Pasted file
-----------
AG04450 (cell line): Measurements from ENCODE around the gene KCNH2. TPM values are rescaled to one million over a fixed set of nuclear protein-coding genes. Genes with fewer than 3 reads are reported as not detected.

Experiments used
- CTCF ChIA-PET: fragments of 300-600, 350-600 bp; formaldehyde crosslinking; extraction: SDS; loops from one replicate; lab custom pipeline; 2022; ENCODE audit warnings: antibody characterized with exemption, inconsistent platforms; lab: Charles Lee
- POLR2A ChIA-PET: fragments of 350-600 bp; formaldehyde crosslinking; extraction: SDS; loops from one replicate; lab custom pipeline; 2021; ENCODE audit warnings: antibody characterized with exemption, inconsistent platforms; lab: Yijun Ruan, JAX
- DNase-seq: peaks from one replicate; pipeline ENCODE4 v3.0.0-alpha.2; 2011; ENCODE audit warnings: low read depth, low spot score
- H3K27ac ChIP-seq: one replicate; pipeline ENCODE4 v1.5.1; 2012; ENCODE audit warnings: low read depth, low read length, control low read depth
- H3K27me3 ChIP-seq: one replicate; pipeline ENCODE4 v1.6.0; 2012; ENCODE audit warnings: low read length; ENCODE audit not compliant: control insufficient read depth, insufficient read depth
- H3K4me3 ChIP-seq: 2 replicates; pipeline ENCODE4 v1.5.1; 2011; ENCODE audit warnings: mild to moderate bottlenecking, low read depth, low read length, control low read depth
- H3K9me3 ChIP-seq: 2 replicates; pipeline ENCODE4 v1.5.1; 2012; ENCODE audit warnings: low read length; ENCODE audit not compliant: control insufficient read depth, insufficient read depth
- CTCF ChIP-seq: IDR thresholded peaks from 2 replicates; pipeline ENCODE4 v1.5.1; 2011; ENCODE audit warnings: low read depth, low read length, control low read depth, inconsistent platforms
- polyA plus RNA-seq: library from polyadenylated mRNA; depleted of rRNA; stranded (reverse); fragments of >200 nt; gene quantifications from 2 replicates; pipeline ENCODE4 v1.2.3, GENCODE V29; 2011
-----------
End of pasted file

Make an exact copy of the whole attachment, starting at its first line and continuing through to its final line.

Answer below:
AG04450 (cell line): Measurements from ENCODE around the gene KCNH2. TPM values are rescaled to one million over a fixed set of nuclear protein-coding genes. Genes with fewer than 3 reads are reported as not detected.

Experiments used
- CTCF ChIA-PET: fragments of 300-600, 350-600 bp; formaldehyde crosslinking; extraction: SDS; loops from one replicate; lab custom pipeline; 2022; ENCODE audit warnings: antibody characterized with exemption, inconsistent platforms; lab: Charles Lee
- POLR2A ChIA-PET: fragments of 350-600 bp; formaldehyde crosslinking; extraction: SDS; loops from one replicate; lab custom pipeline; 2021; ENCODE audit warnings: antibody characterized with exemption, inconsistent platforms; lab: Yijun Ruan, JAX
- DNase-seq: peaks from one replicate; pipeline ENCODE4 v3.0.0-alpha.2; 2011; ENCODE audit warnings: low read depth, low spot score
- H3K27ac ChIP-seq: one replicate; pipeline ENCODE4 v1.5.1; 2012; ENCODE audit warnings: low read depth, low read length, control low read depth
- H3K27me3 ChIP-seq: one replicate; pipeline ENCODE4 v1.6.0; 2012; ENCODE audit warnings: low read length; ENCODE audit not compliant: control insufficient read depth, insufficient read depth
- H3K4me3 ChIP-seq: 2 replicates; pipeline ENCODE4 v1.5.1; 2011; ENCODE audit warnings: mild to moderate bottlenecking, low read depth, low read length, control low read depth
- H3K9me3 ChIP-seq: 2 replicates; pipeline ENCODE4 v1.5.1; 2012; ENCODE audit warnings: low read length; ENCODE audit not compliant: control insufficient read depth, insufficient read depth
- CTCF ChIP-seq: IDR thresholded peaks from 2 replicates; pipeline ENCODE4 v1.5.1; 2011; ENCODE audit warnings: low read depth, low read length, control low read depth, inconsistent platforms
- polyA plus RNA-seq: library from polyadenylated mRNA; depleted of rRNA; stranded (reverse); fragments of >200 nt; gene quantifications from 2 replicates; pipeline ENCODE4 v1.2.3, GENCODE V29; 2011